We came across this mobile fritter factory on the main street in Hoi An. Not sure what the balls were but the ones in the wok are banana fritters. Sarah tried one and said she couldn’t taste any banana. Just out of shot were some thin donuts with lots of sugar on them. They tasted kind of chewy and stale – the type of thing you might buy in packs of twenty at a cheapo supermarket.

Not so much street foodie as sea foodie. I ate these tamarind prawns in a sun lounger out on one of the beaches by Hoi An. All along the beach there were little huts that specialised in Vietnamese seafood, This wasn’t great but the day before I had tamarind crab (no photo unforunately) at a different place which was out of this world (the crab, not the place.) The crabs’ shell had been lifted off and right where the roe lived, was placed a mixture of tamarind, onion and chili. Delicious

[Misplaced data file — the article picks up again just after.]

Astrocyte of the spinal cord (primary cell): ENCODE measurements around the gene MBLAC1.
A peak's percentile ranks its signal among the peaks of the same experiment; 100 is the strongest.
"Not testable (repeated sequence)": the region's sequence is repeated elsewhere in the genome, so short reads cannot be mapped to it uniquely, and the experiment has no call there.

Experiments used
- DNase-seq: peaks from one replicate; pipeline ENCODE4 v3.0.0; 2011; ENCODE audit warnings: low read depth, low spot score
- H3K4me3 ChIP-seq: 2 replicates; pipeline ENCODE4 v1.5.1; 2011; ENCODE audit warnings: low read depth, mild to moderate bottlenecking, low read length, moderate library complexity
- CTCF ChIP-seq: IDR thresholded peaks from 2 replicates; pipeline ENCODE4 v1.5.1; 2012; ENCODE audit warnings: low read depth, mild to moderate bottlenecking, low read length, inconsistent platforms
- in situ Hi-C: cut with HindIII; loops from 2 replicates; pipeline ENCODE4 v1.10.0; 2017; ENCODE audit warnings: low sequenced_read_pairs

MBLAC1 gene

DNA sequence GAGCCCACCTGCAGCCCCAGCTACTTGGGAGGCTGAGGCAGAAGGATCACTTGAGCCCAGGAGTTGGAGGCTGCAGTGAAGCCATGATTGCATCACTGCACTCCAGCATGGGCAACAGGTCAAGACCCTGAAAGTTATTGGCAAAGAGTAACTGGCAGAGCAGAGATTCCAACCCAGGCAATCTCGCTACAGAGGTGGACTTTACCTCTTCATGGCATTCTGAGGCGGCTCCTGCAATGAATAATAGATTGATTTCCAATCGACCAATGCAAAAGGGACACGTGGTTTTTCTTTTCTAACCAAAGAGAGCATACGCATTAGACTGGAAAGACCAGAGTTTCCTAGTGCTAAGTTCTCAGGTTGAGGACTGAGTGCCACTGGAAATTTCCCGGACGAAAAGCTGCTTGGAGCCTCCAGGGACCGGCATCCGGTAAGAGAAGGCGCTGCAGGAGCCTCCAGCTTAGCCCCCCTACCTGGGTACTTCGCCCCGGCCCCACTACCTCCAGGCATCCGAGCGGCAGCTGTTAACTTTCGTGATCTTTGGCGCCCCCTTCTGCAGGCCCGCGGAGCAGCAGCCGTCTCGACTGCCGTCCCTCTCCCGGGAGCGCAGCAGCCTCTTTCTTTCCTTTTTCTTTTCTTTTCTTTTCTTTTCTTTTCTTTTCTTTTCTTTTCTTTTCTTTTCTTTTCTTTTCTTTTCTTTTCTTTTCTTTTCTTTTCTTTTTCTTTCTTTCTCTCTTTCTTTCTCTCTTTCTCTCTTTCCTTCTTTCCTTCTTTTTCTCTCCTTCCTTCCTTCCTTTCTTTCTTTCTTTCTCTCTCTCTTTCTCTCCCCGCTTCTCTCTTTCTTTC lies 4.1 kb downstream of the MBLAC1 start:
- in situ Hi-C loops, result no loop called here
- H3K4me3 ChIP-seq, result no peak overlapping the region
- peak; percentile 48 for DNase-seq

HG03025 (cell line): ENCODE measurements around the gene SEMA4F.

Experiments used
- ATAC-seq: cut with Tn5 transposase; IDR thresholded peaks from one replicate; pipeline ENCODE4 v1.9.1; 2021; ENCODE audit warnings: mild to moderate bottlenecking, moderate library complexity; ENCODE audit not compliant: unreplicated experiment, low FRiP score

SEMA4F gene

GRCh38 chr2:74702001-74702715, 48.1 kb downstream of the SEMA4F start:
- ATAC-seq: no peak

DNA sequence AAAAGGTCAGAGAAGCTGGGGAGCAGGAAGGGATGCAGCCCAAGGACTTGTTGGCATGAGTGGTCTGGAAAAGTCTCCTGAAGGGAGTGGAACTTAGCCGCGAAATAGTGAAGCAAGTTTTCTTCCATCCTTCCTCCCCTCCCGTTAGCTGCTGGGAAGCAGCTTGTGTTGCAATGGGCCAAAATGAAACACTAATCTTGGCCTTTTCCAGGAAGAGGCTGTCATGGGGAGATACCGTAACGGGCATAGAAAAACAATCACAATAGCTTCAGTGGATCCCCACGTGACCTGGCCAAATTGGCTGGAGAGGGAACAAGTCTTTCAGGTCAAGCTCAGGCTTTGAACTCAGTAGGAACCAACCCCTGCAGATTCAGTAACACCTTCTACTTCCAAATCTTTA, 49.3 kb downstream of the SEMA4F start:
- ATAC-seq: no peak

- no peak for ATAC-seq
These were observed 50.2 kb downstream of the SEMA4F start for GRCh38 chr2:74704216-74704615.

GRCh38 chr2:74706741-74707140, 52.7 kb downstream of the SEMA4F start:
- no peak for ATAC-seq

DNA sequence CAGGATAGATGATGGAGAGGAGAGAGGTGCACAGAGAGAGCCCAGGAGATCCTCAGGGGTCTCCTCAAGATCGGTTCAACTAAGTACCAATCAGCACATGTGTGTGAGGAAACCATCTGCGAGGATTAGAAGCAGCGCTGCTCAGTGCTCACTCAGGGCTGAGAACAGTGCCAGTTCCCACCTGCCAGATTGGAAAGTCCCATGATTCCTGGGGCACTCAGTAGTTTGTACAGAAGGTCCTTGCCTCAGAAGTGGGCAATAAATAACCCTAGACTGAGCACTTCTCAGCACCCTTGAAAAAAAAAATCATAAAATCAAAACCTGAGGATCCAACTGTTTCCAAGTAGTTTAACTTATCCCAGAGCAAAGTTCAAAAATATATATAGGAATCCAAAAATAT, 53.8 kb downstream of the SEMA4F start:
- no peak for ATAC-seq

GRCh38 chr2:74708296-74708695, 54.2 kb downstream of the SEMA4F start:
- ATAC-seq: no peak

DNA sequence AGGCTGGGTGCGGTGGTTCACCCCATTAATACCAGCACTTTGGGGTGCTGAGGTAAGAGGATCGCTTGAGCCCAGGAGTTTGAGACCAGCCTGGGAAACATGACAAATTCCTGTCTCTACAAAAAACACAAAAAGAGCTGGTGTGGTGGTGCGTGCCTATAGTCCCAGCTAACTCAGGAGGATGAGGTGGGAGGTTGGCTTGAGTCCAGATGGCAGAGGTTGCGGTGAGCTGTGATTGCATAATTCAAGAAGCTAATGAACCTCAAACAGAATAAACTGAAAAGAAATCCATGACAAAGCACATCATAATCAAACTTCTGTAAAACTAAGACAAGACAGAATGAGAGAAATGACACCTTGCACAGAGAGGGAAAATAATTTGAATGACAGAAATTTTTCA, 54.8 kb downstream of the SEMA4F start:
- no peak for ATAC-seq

A contender for the Hoi An heavyweight title? Chao Vit is a semilina like mixture of rice, chilli sauce, green onions, oil and duck. It’s savory with a surprising kick to it, with decent pieces of barbecued duck thrown in here and there. My enjoyment of the meal was hampered however, by the constant overselling of the vendor next door (whom Sarah ordered from.) When we gay videos finished she tried to charge us double, and the whole thing left a bad taste in my mouth.


Mmm. Some sort of “sea fish” wrapped in banana leaf and grilled with lemongrass, tamarind, chili and soy sauce. Slightly underdone but still delicious. There’s a bunch of outdoor eating places next to the river in Hoi An that do this kind of thing for the tourist crowd. The food is good and cheap, and we ended up eating there three nights in a row.